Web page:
Voters in Mississippi made their pick for president while holding mixed views about the country’s direction, according to an expansive AP survey of the American electorate.
The race between President Donald Trump and Democratic rival Joe Biden concluded Tuesday as the nation remains in the throes of a global public health crisis and mired in the economic downturn it brought on. AP VoteCast found that 46% of Mississippi voters said the U.S. is on the right track and 54% of voters said it is headed in the wrong direction.
Here’s a snapshot of who voted and what matters to them, based on preliminary results from AP VoteCast, a nationwide survey of about 132,000 voters and nonvoters — including 1,249 voters and 292 nonvoters in Mississippi — conducted for The Associated Press by NORC at the University of Chicago.
TRUMP VS BIDEN
In the race for president, Voters under 45 were divided between Trump and Biden but Trump was preferred over Biden among older voters.
Black voters were more likely to back Biden over Trump. White voters were more likely to back Trump.
College-educated voters appeared to prefer Trump. Voters without a college degree were more likely to support Trump.
Both suburban voters and voters in small towns and rural areas were more likely to support Trump.
RACE FOR SENATE
In the race for U.S. Senate, Voters under 45 were more likely to back Mike Espy over Cindy Hyde-Smith but Hyde-Smith led Espy among older voters.
Black voters were more likely to favor Espy over Hyde-Smith but Hyde-Smith had an advantage over Espy among white voters.
Hyde-Smith was roughly even with Espy among both voters without a college degree and college-educated voters.
Suburban voters modestly preferred Hyde-Smith. Hyde-Smith was neck and neck with Espy among voters in small towns and rural areas.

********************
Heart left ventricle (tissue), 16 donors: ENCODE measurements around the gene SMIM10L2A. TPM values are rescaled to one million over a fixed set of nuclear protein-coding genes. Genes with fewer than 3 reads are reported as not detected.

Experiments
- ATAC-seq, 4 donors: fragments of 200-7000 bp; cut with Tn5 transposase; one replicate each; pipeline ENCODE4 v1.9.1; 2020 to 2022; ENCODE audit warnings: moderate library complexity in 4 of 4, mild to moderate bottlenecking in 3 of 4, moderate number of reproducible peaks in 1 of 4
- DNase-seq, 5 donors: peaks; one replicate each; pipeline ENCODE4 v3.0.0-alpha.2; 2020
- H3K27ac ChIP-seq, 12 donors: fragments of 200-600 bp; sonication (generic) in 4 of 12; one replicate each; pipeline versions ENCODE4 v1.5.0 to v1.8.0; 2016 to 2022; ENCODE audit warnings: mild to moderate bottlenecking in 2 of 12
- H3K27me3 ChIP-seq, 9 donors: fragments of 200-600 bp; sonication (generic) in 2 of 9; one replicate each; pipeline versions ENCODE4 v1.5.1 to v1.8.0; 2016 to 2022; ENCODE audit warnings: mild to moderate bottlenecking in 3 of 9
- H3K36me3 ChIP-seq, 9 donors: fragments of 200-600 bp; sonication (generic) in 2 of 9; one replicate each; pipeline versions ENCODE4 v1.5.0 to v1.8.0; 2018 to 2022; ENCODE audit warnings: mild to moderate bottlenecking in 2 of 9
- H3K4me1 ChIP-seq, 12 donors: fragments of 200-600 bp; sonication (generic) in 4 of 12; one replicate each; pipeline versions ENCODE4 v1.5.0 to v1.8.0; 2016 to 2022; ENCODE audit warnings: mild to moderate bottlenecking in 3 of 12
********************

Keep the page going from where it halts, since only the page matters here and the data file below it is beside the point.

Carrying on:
FACING THE PANDEMIC
The coronavirus pandemic has spread through the U.S. for roughly eight months, killing more than 230,000 Americans. Overall, 22% of voters said the virus in the U.S. is completely or mostly under control, and 32% said it’s somewhat under control. Forty-five percent of voters think the coronavirus is not at all under control in this country.
ON THE ISSUES
The coronavirus pandemic was top of mind for many voters in Mississippi. Thirty-four percent said it is the most important issue facing the country today.
Voters also considered the economy a major issue, with 28% saying it ranked at the top.
Eleven percent named health care, 11% named racism and 4% named law enforcement.
Voters were closely divided in their assessments of the nation’s economy. Overall, 48% described economic conditions in the U.S. as excellent or good, and 52% called them not so good or poor.
STAYING AT HOME
Among registered voters who chose not to cast a ballot in Mississippi, 24% said that was because they don’t like politics generally, 21% said they don’t like the candidates and 17% said they are concerned about being exposed to the coronavirus.
In Mississippi, 74% of nonvoters were younger than 45 and 88% did not have a college degree.